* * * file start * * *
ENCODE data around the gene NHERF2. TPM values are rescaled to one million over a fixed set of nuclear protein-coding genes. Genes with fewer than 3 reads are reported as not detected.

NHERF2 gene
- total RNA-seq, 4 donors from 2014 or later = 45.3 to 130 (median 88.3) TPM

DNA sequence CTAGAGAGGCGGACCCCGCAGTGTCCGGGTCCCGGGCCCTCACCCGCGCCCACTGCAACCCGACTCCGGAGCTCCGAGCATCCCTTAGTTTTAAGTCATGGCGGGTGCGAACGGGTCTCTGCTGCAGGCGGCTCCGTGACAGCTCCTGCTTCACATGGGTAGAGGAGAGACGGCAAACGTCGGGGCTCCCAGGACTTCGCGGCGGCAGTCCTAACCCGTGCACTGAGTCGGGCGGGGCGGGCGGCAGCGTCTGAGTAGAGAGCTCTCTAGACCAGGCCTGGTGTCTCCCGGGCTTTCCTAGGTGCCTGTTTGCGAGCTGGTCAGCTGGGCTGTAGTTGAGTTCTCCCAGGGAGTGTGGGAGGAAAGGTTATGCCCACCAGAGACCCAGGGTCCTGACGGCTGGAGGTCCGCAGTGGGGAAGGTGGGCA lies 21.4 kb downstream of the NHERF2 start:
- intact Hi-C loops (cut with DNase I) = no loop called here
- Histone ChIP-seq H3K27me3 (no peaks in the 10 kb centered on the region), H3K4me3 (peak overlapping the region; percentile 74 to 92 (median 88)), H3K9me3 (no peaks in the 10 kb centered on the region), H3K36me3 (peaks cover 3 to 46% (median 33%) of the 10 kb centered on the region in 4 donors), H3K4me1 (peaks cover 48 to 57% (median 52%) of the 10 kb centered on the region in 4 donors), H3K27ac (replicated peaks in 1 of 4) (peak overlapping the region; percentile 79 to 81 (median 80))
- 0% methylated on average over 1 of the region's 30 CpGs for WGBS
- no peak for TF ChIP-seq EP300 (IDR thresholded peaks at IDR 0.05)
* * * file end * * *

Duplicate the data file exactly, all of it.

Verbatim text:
ENCODE data around the gene NHERF2. TPM values are rescaled to one million over a fixed set of nuclear protein-coding genes. Genes with fewer than 3 reads are reported as not detected.

NHERF2 gene
- total RNA-seq, 4 donors from 2014 or later = 45.3 to 130 (median 88.3) TPM

DNA sequence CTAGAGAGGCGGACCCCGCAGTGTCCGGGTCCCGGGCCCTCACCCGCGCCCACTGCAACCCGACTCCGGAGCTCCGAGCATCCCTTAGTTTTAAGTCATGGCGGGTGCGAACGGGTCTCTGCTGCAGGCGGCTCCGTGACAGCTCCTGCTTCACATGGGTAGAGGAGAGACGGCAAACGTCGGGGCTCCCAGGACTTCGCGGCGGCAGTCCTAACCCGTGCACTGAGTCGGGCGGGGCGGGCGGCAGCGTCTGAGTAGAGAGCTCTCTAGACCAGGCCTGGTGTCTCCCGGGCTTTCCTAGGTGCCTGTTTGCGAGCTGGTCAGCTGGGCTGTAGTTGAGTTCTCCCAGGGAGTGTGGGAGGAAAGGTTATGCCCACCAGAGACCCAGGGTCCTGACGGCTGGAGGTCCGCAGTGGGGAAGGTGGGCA lies 21.4 kb downstream of the NHERF2 start:
- intact Hi-C loops (cut with DNase I) = no loop called here
- Histone ChIP-seq H3K27me3 (no peaks in the 10 kb centered on the region), H3K4me3 (peak overlapping the region; percentile 74 to 92 (median 88)), H3K9me3 (no peaks in the 10 kb centered on the region), H3K36me3 (peaks cover 3 to 46% (median 33%) of the 10 kb centered on the region in 4 donors), H3K4me1 (peaks cover 48 to 57% (median 52%) of the 10 kb centered on the region in 4 donors), H3K27ac (replicated peaks in 1 of 4) (peak overlapping the region; percentile 79 to 81 (median 80))
- 0% methylated on average over 1 of the region's 30 CpGs for WGBS
- no peak for TF ChIP-seq EP300 (IDR thresholded peaks at IDR 0.05)